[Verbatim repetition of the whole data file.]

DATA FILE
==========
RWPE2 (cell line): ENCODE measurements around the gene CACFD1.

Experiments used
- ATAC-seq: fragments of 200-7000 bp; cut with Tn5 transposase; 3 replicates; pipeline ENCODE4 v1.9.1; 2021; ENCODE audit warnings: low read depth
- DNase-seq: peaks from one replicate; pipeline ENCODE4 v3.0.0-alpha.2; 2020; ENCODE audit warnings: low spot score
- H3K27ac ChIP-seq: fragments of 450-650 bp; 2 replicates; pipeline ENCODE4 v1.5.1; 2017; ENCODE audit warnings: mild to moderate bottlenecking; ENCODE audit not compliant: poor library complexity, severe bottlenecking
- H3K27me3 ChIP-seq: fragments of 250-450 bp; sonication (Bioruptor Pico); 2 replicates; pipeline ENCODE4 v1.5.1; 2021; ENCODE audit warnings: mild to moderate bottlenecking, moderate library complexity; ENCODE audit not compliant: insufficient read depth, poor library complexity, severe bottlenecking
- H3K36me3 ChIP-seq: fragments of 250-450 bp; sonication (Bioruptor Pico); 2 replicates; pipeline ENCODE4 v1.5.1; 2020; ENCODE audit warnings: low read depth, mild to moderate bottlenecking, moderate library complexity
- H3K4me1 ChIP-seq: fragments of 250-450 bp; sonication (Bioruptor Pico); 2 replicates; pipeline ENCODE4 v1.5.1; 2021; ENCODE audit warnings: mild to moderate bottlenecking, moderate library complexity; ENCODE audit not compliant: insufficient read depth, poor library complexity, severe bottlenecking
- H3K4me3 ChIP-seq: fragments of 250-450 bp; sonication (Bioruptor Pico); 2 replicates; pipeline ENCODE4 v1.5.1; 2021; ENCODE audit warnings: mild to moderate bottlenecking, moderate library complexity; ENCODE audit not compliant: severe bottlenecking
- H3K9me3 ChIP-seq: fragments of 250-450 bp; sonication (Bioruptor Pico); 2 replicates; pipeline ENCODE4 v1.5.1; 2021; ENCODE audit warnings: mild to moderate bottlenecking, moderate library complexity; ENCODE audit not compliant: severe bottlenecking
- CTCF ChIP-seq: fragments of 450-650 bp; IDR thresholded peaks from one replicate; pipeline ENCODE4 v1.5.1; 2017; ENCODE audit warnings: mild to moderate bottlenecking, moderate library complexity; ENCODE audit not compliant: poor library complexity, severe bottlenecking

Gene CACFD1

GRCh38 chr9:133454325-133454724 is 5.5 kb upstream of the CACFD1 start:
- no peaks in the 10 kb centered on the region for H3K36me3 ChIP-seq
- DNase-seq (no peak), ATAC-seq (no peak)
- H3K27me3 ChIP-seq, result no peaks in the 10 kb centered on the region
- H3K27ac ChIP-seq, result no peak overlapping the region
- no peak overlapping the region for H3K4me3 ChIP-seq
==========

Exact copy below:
RWPE2 (cell line): ENCODE measurements around the gene CACFD1.

Experiments used
- ATAC-seq: fragments of 200-7000 bp; cut with Tn5 transposase; 3 replicates; pipeline ENCODE4 v1.9.1; 2021; ENCODE audit warnings: low read depth
- DNase-seq: peaks from one replicate; pipeline ENCODE4 v3.0.0-alpha.2; 2020; ENCODE audit warnings: low spot score
- H3K27ac ChIP-seq: fragments of 450-650 bp; 2 replicates; pipeline ENCODE4 v1.5.1; 2017; ENCODE audit warnings: mild to moderate bottlenecking; ENCODE audit not compliant: poor library complexity, severe bottlenecking
- H3K27me3 ChIP-seq: fragments of 250-450 bp; sonication (Bioruptor Pico); 2 replicates; pipeline ENCODE4 v1.5.1; 2021; ENCODE audit warnings: mild to moderate bottlenecking, moderate library complexity; ENCODE audit not compliant: insufficient read depth, poor library complexity, severe bottlenecking
- H3K36me3 ChIP-seq: fragments of 250-450 bp; sonication (Bioruptor Pico); 2 replicates; pipeline ENCODE4 v1.5.1; 2020; ENCODE audit warnings: low read depth, mild to moderate bottlenecking, moderate library complexity
- H3K4me1 ChIP-seq: fragments of 250-450 bp; sonication (Bioruptor Pico); 2 replicates; pipeline ENCODE4 v1.5.1; 2021; ENCODE audit warnings: mild to moderate bottlenecking, moderate library complexity; ENCODE audit not compliant: insufficient read depth, poor library complexity, severe bottlenecking
- H3K4me3 ChIP-seq: fragments of 250-450 bp; sonication (Bioruptor Pico); 2 replicates; pipeline ENCODE4 v1.5.1; 2021; ENCODE audit warnings: mild to moderate bottlenecking, moderate library complexity; ENCODE audit not compliant: severe bottlenecking
- H3K9me3 ChIP-seq: fragments of 250-450 bp; sonication (Bioruptor Pico); 2 replicates; pipeline ENCODE4 v1.5.1; 2021; ENCODE audit warnings: mild to moderate bottlenecking, moderate library complexity; ENCODE audit not compliant: severe bottlenecking
- CTCF ChIP-seq: fragments of 450-650 bp; IDR thresholded peaks from one replicate; pipeline ENCODE4 v1.5.1; 2017; ENCODE audit warnings: mild to moderate bottlenecking, moderate library complexity; ENCODE audit not compliant: poor library complexity, severe bottlenecking

Gene CACFD1

GRCh38 chr9:133454325-133454724 is 5.5 kb upstream of the CACFD1 start:
- no peaks in the 10 kb centered on the region for H3K36me3 ChIP-seq
- DNase-seq (no peak), ATAC-seq (no peak)
- H3K27me3 ChIP-seq, result no peaks in the 10 kb centered on the region
- H3K27ac ChIP-seq, result no peak overlapping the region
- no peak overlapping the region for H3K4me3 ChIP-seq